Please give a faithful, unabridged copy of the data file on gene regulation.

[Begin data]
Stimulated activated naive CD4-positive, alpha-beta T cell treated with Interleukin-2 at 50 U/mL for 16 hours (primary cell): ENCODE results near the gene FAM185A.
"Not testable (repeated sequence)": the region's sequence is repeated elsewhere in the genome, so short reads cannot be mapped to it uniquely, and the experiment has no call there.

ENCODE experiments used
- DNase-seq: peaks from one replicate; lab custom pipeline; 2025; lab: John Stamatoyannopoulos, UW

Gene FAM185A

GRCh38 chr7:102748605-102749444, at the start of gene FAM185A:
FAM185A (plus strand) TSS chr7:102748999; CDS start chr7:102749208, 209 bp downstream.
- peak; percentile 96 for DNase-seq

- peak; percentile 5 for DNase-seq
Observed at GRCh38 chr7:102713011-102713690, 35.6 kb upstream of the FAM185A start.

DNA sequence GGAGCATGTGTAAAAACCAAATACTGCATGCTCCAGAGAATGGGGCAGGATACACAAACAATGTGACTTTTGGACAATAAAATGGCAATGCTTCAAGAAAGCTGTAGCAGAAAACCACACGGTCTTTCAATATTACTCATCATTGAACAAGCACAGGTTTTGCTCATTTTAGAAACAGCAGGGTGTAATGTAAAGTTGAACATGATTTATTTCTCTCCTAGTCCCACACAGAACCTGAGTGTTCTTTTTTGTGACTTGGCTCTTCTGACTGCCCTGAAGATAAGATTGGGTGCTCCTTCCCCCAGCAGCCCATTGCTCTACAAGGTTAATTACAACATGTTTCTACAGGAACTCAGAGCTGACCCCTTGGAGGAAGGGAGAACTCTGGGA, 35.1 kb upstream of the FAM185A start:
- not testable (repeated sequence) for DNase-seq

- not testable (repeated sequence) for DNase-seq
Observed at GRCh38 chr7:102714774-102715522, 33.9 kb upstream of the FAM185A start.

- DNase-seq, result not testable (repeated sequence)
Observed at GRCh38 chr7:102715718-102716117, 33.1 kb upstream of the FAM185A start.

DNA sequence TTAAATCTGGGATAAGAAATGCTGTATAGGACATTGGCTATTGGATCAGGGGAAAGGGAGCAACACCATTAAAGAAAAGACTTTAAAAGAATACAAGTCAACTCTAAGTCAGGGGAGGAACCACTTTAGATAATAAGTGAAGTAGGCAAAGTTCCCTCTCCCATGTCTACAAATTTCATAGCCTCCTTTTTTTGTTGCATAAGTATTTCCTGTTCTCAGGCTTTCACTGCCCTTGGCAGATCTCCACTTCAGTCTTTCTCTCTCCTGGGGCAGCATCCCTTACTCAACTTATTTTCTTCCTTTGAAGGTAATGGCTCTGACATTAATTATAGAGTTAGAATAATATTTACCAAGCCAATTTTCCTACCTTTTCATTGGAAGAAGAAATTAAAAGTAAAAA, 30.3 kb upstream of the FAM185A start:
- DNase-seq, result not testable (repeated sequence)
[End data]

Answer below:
Stimulated activated naive CD4-positive, alpha-beta T cell treated with Interleukin-2 at 50 U/mL for 16 hours (primary cell): ENCODE results near the gene FAM185A.
"Not testable (repeated sequence)": the region's sequence is repeated elsewhere in the genome, so short reads cannot be mapped to it uniquely, and the experiment has no call there.

ENCODE experiments used
- DNase-seq: peaks from one replicate; lab custom pipeline; 2025; lab: John Stamatoyannopoulos, UW

Gene FAM185A

GRCh38 chr7:102748605-102749444, at the start of gene FAM185A:
FAM185A (plus strand) TSS chr7:102748999; CDS start chr7:102749208, 209 bp downstream.
- peak; percentile 96 for DNase-seq

- peak; percentile 5 for DNase-seq
Observed at GRCh38 chr7:102713011-102713690, 35.6 kb upstream of the FAM185A start.

DNA sequence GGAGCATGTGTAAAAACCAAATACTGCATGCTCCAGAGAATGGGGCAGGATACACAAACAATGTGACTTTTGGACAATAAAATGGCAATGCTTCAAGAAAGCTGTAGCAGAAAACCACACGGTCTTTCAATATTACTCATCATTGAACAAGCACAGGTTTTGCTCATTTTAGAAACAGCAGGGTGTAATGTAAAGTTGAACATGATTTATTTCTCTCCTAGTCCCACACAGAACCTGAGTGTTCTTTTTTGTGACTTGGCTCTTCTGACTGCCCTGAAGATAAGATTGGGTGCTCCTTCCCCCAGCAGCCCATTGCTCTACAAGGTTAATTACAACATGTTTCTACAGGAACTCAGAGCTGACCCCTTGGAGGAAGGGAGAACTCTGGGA, 35.1 kb upstream of the FAM185A start:
- not testable (repeated sequence) for DNase-seq

- not testable (repeated sequence) for DNase-seq
Observed at GRCh38 chr7:102714774-102715522, 33.9 kb upstream of the FAM185A start.

- DNase-seq, result not testable (repeated sequence)
Observed at GRCh38 chr7:102715718-102716117, 33.1 kb upstream of the FAM185A start.

DNA sequence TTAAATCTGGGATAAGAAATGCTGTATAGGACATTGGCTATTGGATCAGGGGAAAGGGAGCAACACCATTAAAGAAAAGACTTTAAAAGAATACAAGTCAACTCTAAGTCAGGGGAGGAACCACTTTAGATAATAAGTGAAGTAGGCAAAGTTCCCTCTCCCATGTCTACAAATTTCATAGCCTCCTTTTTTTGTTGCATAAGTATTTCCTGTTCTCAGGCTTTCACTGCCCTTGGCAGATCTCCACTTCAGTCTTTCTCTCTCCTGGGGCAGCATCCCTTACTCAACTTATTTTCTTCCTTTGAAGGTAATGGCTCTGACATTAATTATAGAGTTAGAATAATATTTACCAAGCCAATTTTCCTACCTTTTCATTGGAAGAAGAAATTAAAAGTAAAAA, 30.3 kb upstream of the FAM185A start:
- DNase-seq, result not testable (repeated sequence)